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The health advice we’ve been given about avoiding saturated fats is just plain wrong: the fats—from meat, butter, cream and cheese—don’t raise the risk of heart disease and instead have a protective effect, a new study has concluded.
Around 5 per cent of women take an SSRI antidepressant when they’re pregnant—but the drug increases the risk of birth defects and still birth, a new study has discovered.
The elderly could reduce their risk of pneumonia and flu this winter by supplementing with vitamin E. Taking 50 mg of the vitamin every day reduces the risk by as much as 72 per cent, especially if you’ve been a smoker, a new study has found.
Common heartburn medications you can buy at the pharmacy increase the chances of a stroke. The drugs, known as proton pump inhibitors, or PPIs, have already been found to raise the risk of a heart attack, kidney disease and dementia.
Prostate cancer could be far more prevalent than we’re told—and it’s because black men, who are three times more likely to develop the problem, are almost always excluded from research trials.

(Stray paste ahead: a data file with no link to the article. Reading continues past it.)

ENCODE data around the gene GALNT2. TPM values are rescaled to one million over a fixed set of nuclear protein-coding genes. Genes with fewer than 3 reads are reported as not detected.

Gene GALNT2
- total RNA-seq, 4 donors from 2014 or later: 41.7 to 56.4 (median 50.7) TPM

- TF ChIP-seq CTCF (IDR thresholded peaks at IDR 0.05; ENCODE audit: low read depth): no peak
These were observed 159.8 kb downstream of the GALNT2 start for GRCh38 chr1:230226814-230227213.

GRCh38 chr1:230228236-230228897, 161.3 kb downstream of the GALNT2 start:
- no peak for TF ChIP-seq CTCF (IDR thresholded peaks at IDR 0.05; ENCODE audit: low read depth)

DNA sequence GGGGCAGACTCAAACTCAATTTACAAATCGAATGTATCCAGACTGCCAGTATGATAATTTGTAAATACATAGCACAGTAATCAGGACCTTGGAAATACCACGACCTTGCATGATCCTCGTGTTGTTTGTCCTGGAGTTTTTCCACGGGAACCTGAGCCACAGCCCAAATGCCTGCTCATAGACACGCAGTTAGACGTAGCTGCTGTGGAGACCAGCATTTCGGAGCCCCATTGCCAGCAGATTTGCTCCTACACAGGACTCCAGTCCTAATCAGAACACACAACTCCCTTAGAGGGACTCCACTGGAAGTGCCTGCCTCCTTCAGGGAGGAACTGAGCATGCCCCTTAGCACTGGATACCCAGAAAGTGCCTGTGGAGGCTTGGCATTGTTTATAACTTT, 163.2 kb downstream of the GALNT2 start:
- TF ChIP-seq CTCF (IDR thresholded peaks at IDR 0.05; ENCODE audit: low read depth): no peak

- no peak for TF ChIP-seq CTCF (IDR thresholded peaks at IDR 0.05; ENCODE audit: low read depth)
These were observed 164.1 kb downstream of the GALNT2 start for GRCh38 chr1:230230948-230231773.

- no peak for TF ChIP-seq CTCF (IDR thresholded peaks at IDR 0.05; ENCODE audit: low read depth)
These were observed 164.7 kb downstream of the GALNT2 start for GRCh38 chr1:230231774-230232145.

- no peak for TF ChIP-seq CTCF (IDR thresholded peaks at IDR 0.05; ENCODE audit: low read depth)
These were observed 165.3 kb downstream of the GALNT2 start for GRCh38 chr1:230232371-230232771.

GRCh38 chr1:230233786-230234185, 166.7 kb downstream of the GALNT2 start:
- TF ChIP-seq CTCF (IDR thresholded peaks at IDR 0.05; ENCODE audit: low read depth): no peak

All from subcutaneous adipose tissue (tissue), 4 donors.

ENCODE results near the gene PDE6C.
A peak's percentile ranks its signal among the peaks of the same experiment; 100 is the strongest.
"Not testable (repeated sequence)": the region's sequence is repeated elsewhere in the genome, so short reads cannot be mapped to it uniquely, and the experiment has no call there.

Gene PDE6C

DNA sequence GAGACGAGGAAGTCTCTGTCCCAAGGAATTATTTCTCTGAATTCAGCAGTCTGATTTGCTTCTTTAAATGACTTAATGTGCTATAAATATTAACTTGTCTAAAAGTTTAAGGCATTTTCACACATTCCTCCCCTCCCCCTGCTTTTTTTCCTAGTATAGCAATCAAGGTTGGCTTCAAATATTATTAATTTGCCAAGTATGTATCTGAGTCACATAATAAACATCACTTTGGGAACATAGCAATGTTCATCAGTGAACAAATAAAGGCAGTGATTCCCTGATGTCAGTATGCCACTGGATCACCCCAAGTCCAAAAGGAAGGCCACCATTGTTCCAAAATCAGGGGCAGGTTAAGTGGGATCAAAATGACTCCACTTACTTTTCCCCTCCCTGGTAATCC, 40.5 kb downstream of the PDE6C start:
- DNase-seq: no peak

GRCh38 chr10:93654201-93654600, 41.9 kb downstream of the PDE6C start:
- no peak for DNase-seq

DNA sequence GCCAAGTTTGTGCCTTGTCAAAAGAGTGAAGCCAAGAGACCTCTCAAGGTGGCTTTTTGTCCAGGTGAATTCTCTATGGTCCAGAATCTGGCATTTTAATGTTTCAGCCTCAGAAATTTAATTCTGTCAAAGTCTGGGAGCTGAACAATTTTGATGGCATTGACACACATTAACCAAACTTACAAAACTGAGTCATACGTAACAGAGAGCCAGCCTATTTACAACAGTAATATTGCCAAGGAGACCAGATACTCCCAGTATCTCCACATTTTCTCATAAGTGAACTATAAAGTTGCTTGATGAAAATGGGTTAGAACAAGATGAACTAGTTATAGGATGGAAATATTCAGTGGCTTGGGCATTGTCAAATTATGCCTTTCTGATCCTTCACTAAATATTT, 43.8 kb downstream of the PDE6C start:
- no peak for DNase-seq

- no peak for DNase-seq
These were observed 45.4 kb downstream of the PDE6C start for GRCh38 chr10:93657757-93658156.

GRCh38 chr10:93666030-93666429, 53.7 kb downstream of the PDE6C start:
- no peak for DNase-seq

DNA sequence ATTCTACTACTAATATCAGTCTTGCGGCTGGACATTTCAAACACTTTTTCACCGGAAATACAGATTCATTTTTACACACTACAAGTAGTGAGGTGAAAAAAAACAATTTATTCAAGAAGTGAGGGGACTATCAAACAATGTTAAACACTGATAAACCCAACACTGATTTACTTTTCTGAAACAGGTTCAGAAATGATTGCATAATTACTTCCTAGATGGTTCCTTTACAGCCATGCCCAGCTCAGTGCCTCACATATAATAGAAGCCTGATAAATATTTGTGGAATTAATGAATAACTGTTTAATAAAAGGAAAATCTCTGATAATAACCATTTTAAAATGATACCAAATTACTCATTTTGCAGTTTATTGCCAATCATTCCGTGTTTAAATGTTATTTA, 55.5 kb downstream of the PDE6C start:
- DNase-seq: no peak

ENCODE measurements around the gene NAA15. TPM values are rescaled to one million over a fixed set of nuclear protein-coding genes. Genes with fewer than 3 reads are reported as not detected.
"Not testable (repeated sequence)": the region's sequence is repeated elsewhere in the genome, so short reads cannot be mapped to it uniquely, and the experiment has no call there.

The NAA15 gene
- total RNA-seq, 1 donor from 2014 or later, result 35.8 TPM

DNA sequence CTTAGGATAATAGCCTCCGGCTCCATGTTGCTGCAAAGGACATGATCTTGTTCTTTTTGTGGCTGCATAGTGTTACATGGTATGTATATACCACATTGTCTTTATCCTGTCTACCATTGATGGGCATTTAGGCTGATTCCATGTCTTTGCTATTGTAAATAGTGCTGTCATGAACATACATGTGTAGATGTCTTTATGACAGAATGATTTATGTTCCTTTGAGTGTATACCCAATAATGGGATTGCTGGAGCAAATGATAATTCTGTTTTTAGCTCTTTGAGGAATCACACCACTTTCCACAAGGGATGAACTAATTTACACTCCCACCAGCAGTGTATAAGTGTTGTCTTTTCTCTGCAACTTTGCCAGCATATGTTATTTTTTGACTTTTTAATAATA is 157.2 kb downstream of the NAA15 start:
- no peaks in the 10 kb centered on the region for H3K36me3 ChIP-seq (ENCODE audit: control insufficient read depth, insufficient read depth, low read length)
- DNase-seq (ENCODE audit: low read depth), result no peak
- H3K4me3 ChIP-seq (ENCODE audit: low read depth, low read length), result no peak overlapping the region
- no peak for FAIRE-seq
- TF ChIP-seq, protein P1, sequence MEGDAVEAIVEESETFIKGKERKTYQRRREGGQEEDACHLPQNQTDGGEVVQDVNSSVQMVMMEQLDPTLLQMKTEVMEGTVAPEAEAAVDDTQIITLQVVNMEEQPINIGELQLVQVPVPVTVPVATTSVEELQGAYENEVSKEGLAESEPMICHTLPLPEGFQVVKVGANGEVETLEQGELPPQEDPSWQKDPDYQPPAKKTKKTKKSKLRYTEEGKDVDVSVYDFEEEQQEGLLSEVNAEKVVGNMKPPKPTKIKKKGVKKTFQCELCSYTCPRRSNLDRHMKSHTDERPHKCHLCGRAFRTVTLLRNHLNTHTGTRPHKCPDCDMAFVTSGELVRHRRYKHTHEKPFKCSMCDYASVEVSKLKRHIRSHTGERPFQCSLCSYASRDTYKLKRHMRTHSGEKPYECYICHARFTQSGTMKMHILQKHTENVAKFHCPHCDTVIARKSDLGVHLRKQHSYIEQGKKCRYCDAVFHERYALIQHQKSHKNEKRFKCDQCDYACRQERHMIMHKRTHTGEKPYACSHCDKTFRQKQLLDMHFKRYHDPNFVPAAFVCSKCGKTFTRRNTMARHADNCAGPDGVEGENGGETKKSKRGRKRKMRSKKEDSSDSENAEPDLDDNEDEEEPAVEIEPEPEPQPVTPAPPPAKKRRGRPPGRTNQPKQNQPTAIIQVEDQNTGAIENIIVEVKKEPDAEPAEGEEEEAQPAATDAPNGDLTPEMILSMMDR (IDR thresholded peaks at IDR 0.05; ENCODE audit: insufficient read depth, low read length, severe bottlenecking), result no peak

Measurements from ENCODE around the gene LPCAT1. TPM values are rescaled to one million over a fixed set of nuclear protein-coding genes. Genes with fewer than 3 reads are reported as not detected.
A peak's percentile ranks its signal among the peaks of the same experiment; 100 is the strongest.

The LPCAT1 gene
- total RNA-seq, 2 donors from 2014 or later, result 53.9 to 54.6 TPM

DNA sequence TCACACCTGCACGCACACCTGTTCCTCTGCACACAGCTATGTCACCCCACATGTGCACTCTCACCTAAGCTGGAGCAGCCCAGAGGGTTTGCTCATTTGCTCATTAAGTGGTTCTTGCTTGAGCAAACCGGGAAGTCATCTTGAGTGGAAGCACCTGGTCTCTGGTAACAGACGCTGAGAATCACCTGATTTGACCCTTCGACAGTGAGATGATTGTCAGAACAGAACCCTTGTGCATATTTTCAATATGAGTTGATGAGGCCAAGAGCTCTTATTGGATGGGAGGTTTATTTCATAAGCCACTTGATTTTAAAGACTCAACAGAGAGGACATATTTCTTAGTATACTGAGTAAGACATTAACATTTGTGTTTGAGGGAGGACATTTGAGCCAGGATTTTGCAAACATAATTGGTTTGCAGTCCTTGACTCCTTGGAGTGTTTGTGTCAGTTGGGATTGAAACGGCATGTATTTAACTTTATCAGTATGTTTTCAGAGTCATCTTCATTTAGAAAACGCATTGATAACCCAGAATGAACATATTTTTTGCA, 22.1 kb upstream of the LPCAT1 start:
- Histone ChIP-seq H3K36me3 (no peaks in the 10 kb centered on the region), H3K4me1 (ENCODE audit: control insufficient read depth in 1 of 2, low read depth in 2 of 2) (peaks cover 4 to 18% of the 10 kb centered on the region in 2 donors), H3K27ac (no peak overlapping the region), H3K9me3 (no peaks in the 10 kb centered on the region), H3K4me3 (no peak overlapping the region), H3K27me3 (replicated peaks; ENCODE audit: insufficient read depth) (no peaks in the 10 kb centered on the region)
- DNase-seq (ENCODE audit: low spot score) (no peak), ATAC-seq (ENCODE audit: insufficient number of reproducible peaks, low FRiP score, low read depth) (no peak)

It’s not true that autistic children can’t make eye contact; they can, but they don’t always understand its significance, a new study has found. It’s because they don’t appreciate the role it plays in communication that they often don’t bother.
Antidepressants aren’t working for more than half the people suffering from severe and chronic depression—but a yogic breathing technique seems to be doing what the drugs can’t, a new study has discovered.
A typical teenager is drinking a bathtub of sugary drinks every year, a UK survey has discovered—and US teenagers could be drinking even more.
Electronic cigarettes aren’t quite the safe option everyone thinks. They cause the same amount of damage to our teeth and gums as conventional cigarettes, and the vapour from e-cigarettes kills up to 50 per cent of cells in the mouth that are our first line of defence, two new studies have found.
Men and women really are different—especially when it comes to eating meat. Women who eat a lot of meat are more likely than men to suffer heart failure, and vegetable protein is a much healthier option for them, new research has discovered.